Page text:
OGC Op. No. 04-03-21

The Office of General Counsel issued the following opinion on March 25, 2004, representing the position of the New York State Insurance Department.

Re: Health Maintenance Organization, Coverage of Dependent


1. May an HMO discontinue coverage for a dependent under a group contract because the dependent is eligible for coverage through employment?

2. May an HMO discontinue coverage for such dependent because the dependent had previously submitted claims to the HMO in the belief that its coverage was primary when it was, in fact, secondary coverage?


Under the facts presented, neither circumstance would entitle an HMO to discontinue coverage.


The inquirer’s client ("the client") has been a New York City school teacher since August 2001 and secured health insurance coverage through her employment. Prior to becoming so employed, she was covered as a dependent under an HMO contract issued to her husband’s employer and submitted claims for health services to that HMO.

For a period of time after becoming employed by New York City, the client received medical services from a physician who was a participating physician with the HMO that had issued the policy to her husband’s employer. That HMO made payments directly to the physician. The HMO subsequently discovered that, since August 2001, because of the client’s coverage through her employment, the insurer that issued a policy to the employer should have been primary. Accordingly, the HMO that had paid the claim requested a refund of the amounts paid from its participating provider.

By letter of November 23, 2003, the inquirer asked whether the HMO could recover the amounts paid to the participating provider and whether the client could now submit a claim to her carrier. By letter of December 16, 2003, I indicated, as to the first branch of the inquiry, that nothing in the New York Insurance Law (McKinney 2000 and 2003 Supplement) or the regulations promulgated thereunder prevented such a recovery and that the right of the HMO to recover such payments could be governed by the contract between the HMO and the participating provider. As to the second branch of the inquiry, I indicated that, depending upon the factual circumstances and the policy or contract provisions, such a claim might be timely.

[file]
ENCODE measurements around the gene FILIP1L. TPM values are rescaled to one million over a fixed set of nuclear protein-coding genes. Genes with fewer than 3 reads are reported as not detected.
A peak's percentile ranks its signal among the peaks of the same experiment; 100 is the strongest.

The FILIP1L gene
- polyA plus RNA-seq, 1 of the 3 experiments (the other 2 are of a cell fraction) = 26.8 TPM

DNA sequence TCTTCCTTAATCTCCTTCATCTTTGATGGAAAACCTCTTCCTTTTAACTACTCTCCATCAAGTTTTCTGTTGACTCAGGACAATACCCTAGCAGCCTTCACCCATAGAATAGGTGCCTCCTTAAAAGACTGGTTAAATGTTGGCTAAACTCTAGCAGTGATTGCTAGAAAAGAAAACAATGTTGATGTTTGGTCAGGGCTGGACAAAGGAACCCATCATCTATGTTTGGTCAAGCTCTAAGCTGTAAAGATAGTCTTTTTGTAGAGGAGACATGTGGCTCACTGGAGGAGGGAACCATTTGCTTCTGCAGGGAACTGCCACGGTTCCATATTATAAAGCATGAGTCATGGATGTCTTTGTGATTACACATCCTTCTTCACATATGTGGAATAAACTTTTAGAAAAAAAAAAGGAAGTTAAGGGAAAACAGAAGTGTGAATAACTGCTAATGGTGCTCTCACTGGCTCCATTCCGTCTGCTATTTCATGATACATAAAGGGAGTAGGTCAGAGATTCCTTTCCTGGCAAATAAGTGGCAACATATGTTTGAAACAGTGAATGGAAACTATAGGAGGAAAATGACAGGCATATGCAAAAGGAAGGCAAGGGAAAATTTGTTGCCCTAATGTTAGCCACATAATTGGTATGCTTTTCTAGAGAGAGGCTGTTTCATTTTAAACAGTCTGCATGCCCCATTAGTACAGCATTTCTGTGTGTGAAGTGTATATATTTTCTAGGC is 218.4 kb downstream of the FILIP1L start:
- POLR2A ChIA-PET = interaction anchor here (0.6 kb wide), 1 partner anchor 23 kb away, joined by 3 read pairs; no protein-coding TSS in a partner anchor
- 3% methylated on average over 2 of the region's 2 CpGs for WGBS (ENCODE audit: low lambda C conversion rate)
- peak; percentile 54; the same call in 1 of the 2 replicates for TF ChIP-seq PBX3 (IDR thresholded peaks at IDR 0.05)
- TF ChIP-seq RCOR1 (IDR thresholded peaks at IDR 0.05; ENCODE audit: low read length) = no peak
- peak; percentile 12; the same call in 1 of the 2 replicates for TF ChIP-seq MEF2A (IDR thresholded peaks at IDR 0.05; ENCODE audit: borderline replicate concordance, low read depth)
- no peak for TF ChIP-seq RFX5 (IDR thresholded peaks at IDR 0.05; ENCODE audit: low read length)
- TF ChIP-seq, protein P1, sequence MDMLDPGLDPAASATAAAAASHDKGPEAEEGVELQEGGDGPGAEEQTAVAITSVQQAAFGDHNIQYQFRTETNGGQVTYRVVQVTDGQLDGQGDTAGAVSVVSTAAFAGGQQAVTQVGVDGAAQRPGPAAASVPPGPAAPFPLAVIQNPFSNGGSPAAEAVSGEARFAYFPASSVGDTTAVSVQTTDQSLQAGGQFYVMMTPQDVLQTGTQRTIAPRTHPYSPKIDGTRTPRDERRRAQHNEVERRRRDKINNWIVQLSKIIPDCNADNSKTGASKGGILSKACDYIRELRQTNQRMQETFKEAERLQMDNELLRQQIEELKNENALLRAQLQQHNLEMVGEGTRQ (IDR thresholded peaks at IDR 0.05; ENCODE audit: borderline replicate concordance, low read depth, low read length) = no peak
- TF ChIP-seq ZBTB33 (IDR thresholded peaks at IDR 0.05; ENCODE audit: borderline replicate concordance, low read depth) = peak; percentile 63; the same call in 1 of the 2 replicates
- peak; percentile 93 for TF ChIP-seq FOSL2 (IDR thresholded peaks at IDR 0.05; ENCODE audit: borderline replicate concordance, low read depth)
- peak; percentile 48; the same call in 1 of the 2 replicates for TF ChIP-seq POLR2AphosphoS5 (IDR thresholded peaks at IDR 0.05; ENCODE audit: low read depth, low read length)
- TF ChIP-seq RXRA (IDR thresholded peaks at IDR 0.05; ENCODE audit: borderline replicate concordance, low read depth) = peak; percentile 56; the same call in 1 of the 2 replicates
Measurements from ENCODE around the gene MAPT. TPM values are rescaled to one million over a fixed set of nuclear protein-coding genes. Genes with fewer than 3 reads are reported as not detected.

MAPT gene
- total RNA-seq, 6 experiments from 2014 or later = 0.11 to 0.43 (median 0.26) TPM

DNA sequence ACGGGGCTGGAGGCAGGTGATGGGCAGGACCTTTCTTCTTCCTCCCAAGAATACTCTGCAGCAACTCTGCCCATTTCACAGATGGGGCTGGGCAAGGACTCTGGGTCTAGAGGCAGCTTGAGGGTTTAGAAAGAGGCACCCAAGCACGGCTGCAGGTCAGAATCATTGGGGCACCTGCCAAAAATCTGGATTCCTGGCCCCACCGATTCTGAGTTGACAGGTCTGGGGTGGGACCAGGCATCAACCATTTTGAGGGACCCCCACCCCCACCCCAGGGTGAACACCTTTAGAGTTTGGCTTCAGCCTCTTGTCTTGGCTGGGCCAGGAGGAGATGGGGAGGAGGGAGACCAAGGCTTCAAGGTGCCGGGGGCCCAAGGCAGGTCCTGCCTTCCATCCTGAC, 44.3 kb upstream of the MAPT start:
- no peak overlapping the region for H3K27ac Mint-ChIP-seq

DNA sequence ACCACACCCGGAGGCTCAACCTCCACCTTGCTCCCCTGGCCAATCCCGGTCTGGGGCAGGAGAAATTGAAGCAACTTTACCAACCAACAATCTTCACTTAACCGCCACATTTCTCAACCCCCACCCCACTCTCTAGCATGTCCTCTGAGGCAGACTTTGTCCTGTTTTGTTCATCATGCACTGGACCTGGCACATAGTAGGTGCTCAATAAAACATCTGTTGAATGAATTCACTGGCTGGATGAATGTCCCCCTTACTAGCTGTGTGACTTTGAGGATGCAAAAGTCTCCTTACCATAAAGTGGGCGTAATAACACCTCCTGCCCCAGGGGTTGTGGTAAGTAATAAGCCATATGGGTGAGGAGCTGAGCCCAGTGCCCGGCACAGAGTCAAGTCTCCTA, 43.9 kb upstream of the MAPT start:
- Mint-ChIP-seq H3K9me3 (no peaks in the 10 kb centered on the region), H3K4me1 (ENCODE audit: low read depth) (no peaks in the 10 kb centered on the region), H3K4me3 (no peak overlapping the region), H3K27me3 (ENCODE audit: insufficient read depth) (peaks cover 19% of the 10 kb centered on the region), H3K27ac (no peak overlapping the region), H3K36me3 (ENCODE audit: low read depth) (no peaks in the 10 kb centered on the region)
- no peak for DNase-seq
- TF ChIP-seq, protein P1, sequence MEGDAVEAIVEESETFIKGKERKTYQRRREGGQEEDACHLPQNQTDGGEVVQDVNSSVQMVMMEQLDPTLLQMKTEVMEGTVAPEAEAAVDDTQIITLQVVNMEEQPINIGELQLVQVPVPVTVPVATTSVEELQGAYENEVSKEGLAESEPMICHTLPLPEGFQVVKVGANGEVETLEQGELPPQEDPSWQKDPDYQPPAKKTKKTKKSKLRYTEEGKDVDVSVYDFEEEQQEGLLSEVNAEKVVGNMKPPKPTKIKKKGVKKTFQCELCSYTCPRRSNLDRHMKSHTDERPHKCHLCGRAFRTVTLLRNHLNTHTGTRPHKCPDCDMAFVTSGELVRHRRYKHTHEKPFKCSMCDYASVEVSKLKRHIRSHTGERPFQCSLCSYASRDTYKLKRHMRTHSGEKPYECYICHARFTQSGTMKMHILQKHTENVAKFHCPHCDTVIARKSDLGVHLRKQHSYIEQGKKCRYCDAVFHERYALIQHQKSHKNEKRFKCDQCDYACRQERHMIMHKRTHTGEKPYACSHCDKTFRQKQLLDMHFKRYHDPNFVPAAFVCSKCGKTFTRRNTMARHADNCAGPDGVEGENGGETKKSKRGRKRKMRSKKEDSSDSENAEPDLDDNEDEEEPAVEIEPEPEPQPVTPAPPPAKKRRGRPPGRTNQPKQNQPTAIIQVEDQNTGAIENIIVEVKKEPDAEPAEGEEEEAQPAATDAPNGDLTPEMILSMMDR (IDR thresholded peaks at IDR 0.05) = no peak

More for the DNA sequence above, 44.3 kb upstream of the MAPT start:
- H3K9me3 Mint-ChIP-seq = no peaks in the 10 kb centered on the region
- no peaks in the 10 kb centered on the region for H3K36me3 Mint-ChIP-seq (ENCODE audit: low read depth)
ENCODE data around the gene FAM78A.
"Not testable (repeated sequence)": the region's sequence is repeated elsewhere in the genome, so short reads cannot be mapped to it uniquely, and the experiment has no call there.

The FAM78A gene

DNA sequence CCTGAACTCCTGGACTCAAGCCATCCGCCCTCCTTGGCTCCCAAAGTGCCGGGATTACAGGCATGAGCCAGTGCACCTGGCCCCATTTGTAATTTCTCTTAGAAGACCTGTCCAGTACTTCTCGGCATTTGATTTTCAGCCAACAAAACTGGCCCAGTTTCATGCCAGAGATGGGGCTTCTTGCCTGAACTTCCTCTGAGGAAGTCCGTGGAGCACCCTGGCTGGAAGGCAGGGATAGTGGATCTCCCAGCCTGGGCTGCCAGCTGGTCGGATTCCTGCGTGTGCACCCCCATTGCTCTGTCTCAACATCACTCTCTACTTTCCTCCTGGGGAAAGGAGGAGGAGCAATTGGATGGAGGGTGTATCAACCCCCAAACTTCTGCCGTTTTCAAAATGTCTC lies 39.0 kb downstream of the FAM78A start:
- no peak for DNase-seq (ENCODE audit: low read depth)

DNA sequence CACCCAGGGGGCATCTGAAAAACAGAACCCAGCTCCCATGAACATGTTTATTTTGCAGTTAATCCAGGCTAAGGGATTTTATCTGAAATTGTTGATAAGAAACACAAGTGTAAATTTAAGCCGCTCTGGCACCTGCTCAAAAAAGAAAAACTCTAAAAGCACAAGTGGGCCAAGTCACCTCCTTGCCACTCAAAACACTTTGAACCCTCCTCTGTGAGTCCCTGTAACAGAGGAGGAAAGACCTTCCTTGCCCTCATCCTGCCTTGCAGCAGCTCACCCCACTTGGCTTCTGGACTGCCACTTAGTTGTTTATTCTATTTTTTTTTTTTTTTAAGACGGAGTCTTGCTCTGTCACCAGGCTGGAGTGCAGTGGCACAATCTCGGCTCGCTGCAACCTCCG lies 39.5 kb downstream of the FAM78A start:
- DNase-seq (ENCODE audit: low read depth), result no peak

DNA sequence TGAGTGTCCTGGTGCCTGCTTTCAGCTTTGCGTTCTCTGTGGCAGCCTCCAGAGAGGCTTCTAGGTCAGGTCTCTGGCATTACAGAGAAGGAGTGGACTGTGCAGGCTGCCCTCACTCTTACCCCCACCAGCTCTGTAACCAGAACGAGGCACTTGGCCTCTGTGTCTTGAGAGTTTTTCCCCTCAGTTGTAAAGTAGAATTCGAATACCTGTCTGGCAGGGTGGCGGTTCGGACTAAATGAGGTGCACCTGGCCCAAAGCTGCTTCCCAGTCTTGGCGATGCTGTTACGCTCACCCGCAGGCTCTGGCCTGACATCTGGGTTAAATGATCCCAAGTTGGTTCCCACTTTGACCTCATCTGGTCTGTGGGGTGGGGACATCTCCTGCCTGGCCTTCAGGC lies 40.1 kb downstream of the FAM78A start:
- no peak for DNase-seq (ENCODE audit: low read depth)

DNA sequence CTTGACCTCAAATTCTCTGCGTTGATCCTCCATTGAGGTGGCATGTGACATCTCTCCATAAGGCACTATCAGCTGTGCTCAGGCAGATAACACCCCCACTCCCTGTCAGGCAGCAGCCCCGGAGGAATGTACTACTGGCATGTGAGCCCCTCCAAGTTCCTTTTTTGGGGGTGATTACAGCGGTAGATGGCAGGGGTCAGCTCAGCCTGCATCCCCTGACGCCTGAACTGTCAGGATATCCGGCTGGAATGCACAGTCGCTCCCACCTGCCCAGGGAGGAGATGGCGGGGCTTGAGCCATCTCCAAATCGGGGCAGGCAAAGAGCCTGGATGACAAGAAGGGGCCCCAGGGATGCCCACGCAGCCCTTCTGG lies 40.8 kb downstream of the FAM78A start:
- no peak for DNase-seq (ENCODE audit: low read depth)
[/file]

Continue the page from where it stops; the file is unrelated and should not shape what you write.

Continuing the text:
The inquirer now states that the client has discontinued coverage through her employment and is now covered solely through her husband’s contract. The inquirer further stated that the HMO insuring the husband either has or will secure the repayments mentioned in the inquirer’s November 23, 2003 inquiry. The client is concerned, however, that (1) the HMO will discontinue coverage because she is eligible for coverage through her own employment and (2) that the HMO will claim that her prior submission of claims was fraudulent, thus entitling it to discontinue coverage.


The regulation of HMOs is bifurcated between the Insurance Department and the Health Department. In accordance with New York Public Health Law § 4406(1) (McKinney 2002), the subscriber contracts of an HMO are subject to approval by the Insurance Department as if they were subscriber contracts of Health Service Corporations. Further, a regulation of the Health Department, N.Y. Comp. Codes R. & Reg. Tit. 10, § 98-1.5(b)(18) 2000) mandates that such contracts are subject to community rating.